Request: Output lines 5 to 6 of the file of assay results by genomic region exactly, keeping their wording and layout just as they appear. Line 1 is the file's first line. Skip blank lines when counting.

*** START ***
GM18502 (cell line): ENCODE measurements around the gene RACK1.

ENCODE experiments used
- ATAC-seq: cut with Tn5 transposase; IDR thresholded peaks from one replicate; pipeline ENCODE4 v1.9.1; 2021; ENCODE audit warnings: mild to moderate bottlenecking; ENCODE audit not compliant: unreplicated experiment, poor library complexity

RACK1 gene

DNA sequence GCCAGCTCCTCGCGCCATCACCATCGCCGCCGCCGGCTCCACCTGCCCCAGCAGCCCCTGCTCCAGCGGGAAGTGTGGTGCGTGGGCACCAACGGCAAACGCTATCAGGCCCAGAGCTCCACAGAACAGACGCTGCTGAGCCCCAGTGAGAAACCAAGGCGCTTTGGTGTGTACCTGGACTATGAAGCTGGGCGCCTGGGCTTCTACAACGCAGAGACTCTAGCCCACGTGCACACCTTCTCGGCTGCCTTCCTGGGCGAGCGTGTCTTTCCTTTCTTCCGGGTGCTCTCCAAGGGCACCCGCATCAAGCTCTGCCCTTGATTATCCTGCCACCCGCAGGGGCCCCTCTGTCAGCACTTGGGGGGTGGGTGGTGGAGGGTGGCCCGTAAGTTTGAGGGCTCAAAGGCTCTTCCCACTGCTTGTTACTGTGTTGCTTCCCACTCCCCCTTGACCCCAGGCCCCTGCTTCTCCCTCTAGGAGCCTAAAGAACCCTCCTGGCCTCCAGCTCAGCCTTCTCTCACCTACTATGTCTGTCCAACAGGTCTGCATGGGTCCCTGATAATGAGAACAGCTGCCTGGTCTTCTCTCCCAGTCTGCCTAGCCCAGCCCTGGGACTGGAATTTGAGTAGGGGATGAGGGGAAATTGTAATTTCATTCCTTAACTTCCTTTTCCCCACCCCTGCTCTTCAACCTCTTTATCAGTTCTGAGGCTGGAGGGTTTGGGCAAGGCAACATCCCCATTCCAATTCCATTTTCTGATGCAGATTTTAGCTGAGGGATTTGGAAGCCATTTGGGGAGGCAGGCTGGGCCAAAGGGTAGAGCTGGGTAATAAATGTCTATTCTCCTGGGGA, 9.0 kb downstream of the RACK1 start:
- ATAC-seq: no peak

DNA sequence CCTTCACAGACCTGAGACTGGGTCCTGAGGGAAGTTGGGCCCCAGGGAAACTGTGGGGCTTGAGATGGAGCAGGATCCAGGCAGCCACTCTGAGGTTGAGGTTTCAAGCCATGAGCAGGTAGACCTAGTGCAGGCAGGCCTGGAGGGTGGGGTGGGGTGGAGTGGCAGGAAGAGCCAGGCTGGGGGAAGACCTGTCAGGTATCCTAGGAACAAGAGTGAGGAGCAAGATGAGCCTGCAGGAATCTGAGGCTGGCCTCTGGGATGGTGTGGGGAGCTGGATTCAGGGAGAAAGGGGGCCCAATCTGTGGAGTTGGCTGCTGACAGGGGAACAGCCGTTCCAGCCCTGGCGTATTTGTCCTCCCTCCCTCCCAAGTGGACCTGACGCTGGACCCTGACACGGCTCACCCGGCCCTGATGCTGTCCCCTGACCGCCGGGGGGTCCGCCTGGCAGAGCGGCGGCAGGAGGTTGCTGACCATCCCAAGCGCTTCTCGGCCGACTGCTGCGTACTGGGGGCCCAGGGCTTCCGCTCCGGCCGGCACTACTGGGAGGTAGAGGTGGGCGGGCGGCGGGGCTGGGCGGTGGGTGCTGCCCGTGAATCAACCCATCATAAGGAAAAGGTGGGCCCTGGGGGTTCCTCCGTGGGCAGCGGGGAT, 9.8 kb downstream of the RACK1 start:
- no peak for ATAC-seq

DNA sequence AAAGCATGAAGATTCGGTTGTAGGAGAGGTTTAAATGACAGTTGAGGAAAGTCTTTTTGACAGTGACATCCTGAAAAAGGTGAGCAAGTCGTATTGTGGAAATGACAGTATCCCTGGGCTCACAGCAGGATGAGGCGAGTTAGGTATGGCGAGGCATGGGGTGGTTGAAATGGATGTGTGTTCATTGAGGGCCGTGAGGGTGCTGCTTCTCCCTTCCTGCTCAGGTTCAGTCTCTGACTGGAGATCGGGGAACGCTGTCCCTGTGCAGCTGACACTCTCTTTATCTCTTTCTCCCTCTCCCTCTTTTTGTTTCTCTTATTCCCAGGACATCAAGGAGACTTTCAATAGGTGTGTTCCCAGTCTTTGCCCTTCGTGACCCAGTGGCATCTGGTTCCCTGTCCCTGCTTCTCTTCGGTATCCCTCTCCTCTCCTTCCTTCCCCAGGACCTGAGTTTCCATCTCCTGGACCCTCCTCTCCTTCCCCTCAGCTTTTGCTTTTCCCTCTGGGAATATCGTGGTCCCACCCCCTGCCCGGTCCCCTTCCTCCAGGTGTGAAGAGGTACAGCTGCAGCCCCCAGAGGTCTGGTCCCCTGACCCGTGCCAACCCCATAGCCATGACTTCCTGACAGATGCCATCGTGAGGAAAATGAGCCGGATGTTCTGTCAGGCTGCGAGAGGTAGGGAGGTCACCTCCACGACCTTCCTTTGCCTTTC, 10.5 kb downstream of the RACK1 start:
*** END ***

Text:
DNA sequence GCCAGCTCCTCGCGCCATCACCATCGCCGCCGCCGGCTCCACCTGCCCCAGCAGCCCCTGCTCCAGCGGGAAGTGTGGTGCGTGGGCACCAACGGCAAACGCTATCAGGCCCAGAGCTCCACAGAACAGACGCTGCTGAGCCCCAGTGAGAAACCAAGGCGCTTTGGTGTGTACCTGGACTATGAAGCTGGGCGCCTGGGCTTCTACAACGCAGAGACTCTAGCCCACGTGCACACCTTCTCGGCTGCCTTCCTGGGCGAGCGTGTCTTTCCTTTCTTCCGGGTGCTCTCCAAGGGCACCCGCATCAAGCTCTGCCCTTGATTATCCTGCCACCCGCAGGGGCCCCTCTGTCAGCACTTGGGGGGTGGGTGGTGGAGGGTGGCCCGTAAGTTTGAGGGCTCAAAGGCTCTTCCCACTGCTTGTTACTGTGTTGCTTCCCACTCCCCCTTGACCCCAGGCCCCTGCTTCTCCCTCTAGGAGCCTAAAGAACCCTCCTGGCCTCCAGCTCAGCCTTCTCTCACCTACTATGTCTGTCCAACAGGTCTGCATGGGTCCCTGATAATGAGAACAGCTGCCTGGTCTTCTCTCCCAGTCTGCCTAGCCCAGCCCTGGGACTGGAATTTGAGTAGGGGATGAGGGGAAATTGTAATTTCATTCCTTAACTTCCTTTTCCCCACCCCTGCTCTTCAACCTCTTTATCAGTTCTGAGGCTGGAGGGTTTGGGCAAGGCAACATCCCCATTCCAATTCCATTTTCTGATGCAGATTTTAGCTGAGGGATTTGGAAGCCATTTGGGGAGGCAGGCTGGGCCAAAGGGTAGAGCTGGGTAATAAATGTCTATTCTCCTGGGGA, 9.0 kb downstream of the RACK1 start:
- ATAC-seq: no peak